FCC Commissioner Brendan Carr urged Apple and Google to remove the popular app TikTok from their app stores over concerns regarding data collection.
In an open letter on Tuesday, Carr referred to TikTok as a wolf in “sheep’s clothing” that “harvests swaths of sensitive data” while addressing Google CEO Sundar Pichai and Apple CEO Tim Cook.
Carr specifically cited a recent report from BuzzFeed News surrounding leaked audio from 80 internal TikTok meetings that indicated U.S. user data had repeatedly been accessed in China, despite constant claims from Beijing-based TikTok parent company ByteDance that such data remains in the U.S.
“I am writing the two of you because Apple and Google hold themselves out as operating app stores that are safe and trusted places to discover and download apps,” Carr stated. “Nonetheless, Apple and Google have reviewed and approved the TikTok app for inclusion in your respective app stores.”
In a Twitter thread regarding the letter, Carr further argued that TikTok posed “an unacceptable national security risk” given “Beijing’s apparently unchecked access to that sensitive data.”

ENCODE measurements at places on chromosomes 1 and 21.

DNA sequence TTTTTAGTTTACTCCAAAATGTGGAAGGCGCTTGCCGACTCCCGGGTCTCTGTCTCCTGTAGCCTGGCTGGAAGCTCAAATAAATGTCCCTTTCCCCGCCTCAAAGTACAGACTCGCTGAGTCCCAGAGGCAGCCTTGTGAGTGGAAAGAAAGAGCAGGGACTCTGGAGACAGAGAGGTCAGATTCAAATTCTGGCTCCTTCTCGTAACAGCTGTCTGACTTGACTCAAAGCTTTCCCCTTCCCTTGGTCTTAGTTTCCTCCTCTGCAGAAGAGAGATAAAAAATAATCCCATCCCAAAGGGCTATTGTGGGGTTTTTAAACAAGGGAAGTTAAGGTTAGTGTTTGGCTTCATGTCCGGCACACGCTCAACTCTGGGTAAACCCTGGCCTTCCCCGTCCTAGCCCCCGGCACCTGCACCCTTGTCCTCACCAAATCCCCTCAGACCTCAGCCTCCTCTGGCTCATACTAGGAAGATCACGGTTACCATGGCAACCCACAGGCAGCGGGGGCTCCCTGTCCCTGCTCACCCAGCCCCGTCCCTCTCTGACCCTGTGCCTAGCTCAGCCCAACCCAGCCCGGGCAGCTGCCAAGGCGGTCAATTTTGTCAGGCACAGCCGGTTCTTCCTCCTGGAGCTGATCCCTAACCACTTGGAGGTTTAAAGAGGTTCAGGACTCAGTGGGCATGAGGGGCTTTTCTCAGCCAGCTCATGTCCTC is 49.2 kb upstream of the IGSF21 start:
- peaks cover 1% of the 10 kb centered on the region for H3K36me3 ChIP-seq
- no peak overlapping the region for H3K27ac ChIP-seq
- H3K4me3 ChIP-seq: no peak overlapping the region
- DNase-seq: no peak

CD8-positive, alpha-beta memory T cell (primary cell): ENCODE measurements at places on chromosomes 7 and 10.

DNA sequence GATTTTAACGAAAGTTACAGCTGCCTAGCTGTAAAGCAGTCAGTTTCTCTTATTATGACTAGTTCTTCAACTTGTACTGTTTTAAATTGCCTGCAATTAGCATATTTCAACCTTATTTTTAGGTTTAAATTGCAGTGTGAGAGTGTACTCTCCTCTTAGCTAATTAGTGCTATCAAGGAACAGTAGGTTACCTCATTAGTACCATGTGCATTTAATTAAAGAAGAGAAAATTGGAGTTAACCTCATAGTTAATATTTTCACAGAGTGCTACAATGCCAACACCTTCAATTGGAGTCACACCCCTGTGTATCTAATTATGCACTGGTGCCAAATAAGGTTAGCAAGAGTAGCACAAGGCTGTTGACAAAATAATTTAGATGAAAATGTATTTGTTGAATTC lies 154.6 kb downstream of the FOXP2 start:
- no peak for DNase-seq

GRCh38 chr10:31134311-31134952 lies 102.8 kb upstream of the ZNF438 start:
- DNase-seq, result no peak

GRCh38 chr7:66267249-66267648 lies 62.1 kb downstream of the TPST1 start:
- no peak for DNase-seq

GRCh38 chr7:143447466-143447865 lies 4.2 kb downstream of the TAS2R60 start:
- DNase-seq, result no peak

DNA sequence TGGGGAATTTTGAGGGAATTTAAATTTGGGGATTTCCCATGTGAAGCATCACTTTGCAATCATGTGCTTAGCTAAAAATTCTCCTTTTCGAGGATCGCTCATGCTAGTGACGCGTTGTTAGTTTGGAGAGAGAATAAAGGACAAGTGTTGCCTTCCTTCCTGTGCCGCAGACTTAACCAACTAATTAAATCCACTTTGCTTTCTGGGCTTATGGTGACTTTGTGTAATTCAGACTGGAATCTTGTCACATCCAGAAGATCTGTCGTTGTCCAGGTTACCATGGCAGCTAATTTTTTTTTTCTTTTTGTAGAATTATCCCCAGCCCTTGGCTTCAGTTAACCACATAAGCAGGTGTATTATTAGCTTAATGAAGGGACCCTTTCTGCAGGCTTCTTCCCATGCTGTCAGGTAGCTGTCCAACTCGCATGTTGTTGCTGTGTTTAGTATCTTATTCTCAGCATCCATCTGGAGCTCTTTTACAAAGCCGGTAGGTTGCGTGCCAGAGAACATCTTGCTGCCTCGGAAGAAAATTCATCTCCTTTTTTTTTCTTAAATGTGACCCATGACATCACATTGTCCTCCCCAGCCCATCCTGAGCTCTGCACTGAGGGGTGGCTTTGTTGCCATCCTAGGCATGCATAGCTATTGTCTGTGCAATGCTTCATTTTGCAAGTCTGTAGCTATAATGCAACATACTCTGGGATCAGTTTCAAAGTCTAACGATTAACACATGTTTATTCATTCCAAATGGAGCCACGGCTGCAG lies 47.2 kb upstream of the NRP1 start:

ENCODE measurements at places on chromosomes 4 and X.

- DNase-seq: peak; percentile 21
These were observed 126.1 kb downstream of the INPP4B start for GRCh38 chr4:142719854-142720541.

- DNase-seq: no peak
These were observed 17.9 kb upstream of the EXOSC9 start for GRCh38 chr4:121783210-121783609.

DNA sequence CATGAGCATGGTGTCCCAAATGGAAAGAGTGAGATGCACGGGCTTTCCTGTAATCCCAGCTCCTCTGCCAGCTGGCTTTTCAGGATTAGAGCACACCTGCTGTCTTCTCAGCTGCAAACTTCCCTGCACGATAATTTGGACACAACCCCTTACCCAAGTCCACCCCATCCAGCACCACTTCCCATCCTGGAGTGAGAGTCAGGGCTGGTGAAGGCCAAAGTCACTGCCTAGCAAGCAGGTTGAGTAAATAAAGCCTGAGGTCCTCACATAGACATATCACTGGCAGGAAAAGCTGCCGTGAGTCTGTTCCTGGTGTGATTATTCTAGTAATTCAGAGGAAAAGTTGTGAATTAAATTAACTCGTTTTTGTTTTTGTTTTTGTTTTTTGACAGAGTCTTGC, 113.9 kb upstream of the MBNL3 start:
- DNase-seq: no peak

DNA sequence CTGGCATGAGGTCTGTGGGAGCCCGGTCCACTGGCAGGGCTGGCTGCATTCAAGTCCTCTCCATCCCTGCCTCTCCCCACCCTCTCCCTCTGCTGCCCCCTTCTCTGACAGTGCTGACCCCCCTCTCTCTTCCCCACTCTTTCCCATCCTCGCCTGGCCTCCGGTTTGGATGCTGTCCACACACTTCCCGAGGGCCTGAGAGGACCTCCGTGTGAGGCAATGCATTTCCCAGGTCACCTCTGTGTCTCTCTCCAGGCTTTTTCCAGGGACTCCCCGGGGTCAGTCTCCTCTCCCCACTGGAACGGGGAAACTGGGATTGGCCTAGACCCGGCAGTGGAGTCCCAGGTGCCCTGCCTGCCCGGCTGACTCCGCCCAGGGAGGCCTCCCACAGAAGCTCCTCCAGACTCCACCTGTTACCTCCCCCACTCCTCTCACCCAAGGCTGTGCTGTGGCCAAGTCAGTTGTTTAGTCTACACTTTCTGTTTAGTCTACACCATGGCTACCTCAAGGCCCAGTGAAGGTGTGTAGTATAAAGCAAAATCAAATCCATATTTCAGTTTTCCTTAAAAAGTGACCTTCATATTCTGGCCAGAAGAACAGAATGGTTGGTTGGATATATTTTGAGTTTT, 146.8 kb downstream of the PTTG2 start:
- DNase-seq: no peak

“TikTok doesn’t just see its users’ dance videos,” Carr wrote. “It collects search and browsing histories, keystroke patterns, biometric identifiers, draft messages, and metadata, plus it has collected the text, images, and videos that are stored on a device’s clipboard.”
Concerns regarding TikTok’s ties to the Chinese Communist Party already led numerous U.S. military branches to ban the app from government devices in 2019.
Although both Google and Apple have removed apps in the past over data harvesting complaints, it remains unclear whether an app as popular as TikTok, which was downloaded close to 19 million times from both app stores combined in just the first quarter of this year, will face similar action.
Carr has called on both companies to either remove TikTok or explain by next month “the basis for your company’s conclusion that surreptitious access of private and sensitive U.S. user data by persons located in Beijing, coupled with TikTok’s pattern of misleading representations and conduct, does not run afoul of any of your app store policies.”